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Miss Georgia Deane, all peaches and cream

“Miss Georgia” Deane of Mendon may not have become a world-famous actress like Eleanor Powell who she so admired as a young girl growing up in Salem.

But who is to say she didn’t emerge as a potent a force in her own right in the world of entertainment?

“I thought Hollywood would grab me for sure!” the spry, spunky, reddish/brown-haired peanut of a woman—ninety-six years young—said in her home on September 14th. “I wanted to sing and dance like her…and Gene Kelly!”

Owner/Operator of Deane School of Dance and orchestrator of The Greater Milford Ballet Company’s upcoming production of “The Nutcracker” at King Phillip Regional High School in Wrentham (December 19th and 20th), Miss Georgia and her sisters (she was the middle child) were encouraged in their ambitions by their mother—Pauline (Sorrente) Distasio; a sentiment that their father, Ferdinand “Freddie” Distasio, did not share.

“Our father was a village blacksmith in Italy and then a carriage maker. He didn’t approve,” she said, her brown eyes twinkling. “He said we’d all end up working in a factory anyway.”

Hardly.

Instead, shortly after Georgia’s graduation from Curry College (then “The School of Elocution and Expression,” on Commonwealth Ave. in Boston—Class of 1940) where her concentration was in Oratory and Theater, Helen, Maryann and Georgia became “The Three Deane Sisters” on the RKO jazz-and-vaudeville show circuit. This opened the door to all kinds of memorable moments including one that is still vivid in Georgia’s mind: abrupt announcement by management of a cancellation of the group’s performance on stage at a dinner theater in Buffalo. The reason? “I’m sorry but we were just bombed.”

It was December 7th, 1941.

 

Whether agreeing, reluctantly, to play “straight woman” one night for Comedian Red Buttons, telling a little lie in order to teach Greek folk dancing (after unabashedly securing an instructional book from the library to learn what she needed to know), beating breast cancer or defying the desire of her first husband (she has been married three times) to walk away from her chosen pursuit and “get fat” (“these men wed women and won’t let them dance!”), she has stayed true to the vision her mother planted in her mind.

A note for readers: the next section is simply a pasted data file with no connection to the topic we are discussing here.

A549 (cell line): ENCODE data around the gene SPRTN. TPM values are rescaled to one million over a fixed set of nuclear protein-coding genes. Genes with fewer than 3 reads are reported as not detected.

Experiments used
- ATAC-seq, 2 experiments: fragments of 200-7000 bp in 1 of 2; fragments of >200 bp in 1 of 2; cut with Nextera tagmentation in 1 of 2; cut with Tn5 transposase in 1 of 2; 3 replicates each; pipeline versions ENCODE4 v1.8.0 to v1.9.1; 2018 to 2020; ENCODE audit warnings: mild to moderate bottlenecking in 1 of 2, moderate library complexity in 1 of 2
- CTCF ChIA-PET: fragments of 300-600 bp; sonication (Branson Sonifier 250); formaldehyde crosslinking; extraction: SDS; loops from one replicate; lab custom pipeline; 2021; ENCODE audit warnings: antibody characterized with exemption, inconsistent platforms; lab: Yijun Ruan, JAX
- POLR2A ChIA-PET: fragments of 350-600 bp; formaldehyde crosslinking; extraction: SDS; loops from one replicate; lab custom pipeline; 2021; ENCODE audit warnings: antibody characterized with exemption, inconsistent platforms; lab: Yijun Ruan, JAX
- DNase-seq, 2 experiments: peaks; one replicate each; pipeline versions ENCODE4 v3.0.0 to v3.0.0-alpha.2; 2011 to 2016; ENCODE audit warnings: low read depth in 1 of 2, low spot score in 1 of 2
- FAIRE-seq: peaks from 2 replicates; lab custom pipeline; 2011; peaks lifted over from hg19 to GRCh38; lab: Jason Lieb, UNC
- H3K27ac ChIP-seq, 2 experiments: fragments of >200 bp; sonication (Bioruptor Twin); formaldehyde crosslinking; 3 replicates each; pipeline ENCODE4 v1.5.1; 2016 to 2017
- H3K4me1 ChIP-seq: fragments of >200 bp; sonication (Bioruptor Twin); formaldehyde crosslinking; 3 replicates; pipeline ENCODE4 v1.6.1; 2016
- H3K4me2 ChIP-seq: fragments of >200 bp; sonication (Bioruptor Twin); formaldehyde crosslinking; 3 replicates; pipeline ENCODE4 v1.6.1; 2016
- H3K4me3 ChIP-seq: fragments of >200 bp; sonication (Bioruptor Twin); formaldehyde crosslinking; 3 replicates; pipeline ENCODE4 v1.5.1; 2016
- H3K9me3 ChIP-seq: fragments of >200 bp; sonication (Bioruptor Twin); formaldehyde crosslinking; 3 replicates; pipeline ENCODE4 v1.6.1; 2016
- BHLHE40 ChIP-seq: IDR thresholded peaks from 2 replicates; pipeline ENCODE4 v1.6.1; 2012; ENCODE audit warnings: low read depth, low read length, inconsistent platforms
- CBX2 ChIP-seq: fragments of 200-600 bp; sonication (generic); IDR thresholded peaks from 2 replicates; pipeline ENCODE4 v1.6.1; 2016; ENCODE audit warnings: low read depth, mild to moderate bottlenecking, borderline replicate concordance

“My mother used to travel with us, made muffins for the girls…she was the driving force in my life…I think she pushed me more. When I was seven, eight, she brought me to amateur competitions, just for the experience. She didn’t care if I won or not. I loved show business even at that age. I’d tell the pianist ̒play until you’re unconscious!’”Georgia Deane, shown here with a violin during her heyday

Deane School of Dance began after the war. “Helen thought it would be nice to be ʽdefense girls.’ She said, ‘let’s help the country.’ She lasted two, three weeks, did polished rivets for the airplanes and then said ‘I can’t do this.’ Maryann never did it. She became a stenographer. I lasted four months as a defense girl. It just wasn’t working out.”
Helen started the dance academy in their native Salem where a niece of Georgia’s now operates a studio bearing the same name; hers has more than twice the number of students as Georgia’s one hundred twenty-five pupils in Mendon. Like Georgia, she is undoubtedly proud of each and every one.

A full ninety-one years after being bitten by the show-business bug, Georgia Deane is still going strong.

 “I still perform, that’s what keeps me alive,” she told me. “Mostly on cruises, on the Norwegian line out of Boston because I don’t like to fly.

 “I guess I’m still acting, in my own way.”

Rod Lee is a career journalist, author, longtime observer of the Blackstone Valley scene and president of the Webster Square Business Association in Worcester. Email him at [email protected]